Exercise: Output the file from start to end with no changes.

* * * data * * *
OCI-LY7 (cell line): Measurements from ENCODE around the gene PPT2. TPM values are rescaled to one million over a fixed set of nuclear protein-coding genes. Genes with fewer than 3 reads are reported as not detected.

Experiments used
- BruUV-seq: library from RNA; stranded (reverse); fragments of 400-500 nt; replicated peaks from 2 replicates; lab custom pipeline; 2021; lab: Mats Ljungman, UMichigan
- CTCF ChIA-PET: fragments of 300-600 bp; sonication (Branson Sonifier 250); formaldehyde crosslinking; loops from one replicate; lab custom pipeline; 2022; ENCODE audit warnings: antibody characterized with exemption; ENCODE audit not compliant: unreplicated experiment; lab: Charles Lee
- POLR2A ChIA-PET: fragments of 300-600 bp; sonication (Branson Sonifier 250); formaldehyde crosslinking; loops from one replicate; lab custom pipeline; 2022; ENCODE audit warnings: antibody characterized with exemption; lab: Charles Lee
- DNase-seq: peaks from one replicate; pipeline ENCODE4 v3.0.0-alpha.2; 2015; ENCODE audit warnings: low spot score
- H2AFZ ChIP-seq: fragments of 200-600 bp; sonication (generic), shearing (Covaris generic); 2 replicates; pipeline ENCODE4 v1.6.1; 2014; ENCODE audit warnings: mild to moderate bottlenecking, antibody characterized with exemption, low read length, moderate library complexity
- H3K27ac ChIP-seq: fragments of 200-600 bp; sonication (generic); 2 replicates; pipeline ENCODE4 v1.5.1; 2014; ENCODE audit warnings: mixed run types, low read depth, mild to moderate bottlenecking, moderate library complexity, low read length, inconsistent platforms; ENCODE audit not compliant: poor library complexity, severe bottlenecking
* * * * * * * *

OCI-LY7 (cell line): Measurements from ENCODE around the gene PPT2. TPM values are rescaled to one million over a fixed set of nuclear protein-coding genes. Genes with fewer than 3 reads are reported as not detected.

Experiments used
- BruUV-seq: library from RNA; stranded (reverse); fragments of 400-500 nt; replicated peaks from 2 replicates; lab custom pipeline; 2021; lab: Mats Ljungman, UMichigan
- CTCF ChIA-PET: fragments of 300-600 bp; sonication (Branson Sonifier 250); formaldehyde crosslinking; loops from one replicate; lab custom pipeline; 2022; ENCODE audit warnings: antibody characterized with exemption; ENCODE audit not compliant: unreplicated experiment; lab: Charles Lee
- POLR2A ChIA-PET: fragments of 300-600 bp; sonication (Branson Sonifier 250); formaldehyde crosslinking; loops from one replicate; lab custom pipeline; 2022; ENCODE audit warnings: antibody characterized with exemption; lab: Charles Lee
- DNase-seq: peaks from one replicate; pipeline ENCODE4 v3.0.0-alpha.2; 2015; ENCODE audit warnings: low spot score
- H2AFZ ChIP-seq: fragments of 200-600 bp; sonication (generic), shearing (Covaris generic); 2 replicates; pipeline ENCODE4 v1.6.1; 2014; ENCODE audit warnings: mild to moderate bottlenecking, antibody characterized with exemption, low read length, moderate library complexity
- H3K27ac ChIP-seq: fragments of 200-600 bp; sonication (generic); 2 replicates; pipeline ENCODE4 v1.5.1; 2014; ENCODE audit warnings: mixed run types, low read depth, mild to moderate bottlenecking, moderate library complexity, low read length, inconsistent platforms; ENCODE audit not compliant: poor library complexity, severe bottlenecking